I look into your well of loneliness to see you thrashing out to stay alive. Your body, fine-boned, angular, flat-chested, in tailored suit and tie contemptuous of feminine mystique, looks otherwordly through refraction in the cold congealing water. Above it your strong head tosses defiance at a callous world that looks down on your suffering with arms extended in abhorrence not in help. Where are your friends, I ask, with ropes to toss to you or other means of rescue that I lack? How can you be alone, full of compassion, sense and mellow words to hold true friends, rich and sophisticated to attract acquaintances?... I see. The world felt nervous with a woman born into a study, not a kitchen or a nursery; making no marriage vows, yet not a spinster; living with one who couldn’t be a wife. Where is she now? – in fact, forgotten more than you; in fiction, thrust into the sun to find a man and earn stiff nods from hard humanity. Some of your friends and fellow- sufferers climbed after her while others sank below the surface, drowned in despair or drink. Maybe some knew a secret happiness. Now only you survive in memory, explorer-missionary, sinner-saint, too proud to die.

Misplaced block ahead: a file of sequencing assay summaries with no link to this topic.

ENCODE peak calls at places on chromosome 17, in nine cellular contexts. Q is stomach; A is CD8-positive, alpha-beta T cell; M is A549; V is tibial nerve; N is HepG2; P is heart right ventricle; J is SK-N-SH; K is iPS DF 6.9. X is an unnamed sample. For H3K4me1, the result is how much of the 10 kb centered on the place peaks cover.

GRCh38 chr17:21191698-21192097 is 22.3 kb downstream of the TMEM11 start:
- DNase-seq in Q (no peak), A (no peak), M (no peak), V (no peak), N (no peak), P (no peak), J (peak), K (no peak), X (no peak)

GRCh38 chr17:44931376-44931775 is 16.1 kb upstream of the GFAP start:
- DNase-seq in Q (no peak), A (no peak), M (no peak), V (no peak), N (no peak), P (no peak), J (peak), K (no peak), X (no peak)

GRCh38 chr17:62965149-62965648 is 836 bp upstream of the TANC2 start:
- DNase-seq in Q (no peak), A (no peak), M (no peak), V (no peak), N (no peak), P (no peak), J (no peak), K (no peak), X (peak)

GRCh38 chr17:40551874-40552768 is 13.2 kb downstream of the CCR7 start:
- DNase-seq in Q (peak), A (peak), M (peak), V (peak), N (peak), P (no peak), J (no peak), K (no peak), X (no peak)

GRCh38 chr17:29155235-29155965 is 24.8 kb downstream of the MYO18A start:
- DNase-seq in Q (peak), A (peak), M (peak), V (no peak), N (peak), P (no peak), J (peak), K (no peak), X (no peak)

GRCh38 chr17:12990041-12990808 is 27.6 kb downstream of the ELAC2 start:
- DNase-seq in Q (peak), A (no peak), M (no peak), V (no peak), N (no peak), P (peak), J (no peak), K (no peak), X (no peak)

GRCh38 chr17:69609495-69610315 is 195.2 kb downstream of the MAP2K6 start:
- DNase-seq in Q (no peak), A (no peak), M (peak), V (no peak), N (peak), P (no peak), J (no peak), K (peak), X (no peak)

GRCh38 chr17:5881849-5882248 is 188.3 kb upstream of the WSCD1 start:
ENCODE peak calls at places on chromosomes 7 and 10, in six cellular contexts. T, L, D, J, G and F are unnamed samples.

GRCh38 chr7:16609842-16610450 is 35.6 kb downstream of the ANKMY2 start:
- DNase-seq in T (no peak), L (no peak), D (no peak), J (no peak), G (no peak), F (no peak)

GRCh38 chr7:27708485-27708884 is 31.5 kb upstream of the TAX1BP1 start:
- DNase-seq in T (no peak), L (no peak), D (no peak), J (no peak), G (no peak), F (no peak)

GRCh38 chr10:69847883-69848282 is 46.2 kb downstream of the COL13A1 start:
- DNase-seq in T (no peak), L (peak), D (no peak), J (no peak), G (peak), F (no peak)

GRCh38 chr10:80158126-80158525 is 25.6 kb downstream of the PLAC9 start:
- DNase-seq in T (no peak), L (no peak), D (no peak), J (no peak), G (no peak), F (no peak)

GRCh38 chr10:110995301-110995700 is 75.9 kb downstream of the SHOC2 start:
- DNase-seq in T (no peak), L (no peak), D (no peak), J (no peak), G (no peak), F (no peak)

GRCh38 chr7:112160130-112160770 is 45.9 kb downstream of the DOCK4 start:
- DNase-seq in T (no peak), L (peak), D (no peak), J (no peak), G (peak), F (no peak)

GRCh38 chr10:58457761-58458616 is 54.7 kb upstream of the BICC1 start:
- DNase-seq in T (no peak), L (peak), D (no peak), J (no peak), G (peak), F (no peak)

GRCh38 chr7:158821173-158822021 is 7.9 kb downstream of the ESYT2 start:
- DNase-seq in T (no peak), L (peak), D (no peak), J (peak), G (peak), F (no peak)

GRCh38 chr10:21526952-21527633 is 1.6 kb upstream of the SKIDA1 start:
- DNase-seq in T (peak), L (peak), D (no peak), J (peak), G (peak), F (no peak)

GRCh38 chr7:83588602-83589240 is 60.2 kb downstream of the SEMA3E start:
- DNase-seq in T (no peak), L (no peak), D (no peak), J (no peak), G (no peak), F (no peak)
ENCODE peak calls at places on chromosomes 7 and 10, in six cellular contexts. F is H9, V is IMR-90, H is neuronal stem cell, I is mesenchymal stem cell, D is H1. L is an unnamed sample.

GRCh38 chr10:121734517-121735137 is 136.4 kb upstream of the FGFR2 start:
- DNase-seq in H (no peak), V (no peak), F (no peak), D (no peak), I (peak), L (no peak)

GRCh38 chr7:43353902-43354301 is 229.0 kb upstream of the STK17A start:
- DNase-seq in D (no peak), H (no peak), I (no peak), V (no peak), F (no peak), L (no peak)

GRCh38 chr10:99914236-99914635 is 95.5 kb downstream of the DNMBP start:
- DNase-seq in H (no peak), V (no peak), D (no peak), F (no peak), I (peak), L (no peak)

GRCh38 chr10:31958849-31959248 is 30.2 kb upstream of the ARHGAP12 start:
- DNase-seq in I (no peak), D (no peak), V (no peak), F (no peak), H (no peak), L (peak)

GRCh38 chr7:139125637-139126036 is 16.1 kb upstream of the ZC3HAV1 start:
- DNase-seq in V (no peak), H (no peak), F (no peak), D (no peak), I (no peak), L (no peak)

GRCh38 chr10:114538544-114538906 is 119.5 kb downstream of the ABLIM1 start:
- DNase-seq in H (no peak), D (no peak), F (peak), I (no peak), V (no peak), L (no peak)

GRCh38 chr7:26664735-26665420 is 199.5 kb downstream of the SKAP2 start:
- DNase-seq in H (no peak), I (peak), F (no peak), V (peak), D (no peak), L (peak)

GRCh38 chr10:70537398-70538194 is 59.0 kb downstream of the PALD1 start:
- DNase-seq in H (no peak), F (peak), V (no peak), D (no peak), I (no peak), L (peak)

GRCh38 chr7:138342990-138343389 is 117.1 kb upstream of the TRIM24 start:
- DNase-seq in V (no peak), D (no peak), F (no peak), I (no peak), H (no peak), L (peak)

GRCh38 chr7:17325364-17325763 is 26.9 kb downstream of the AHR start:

To Radclyffe Hall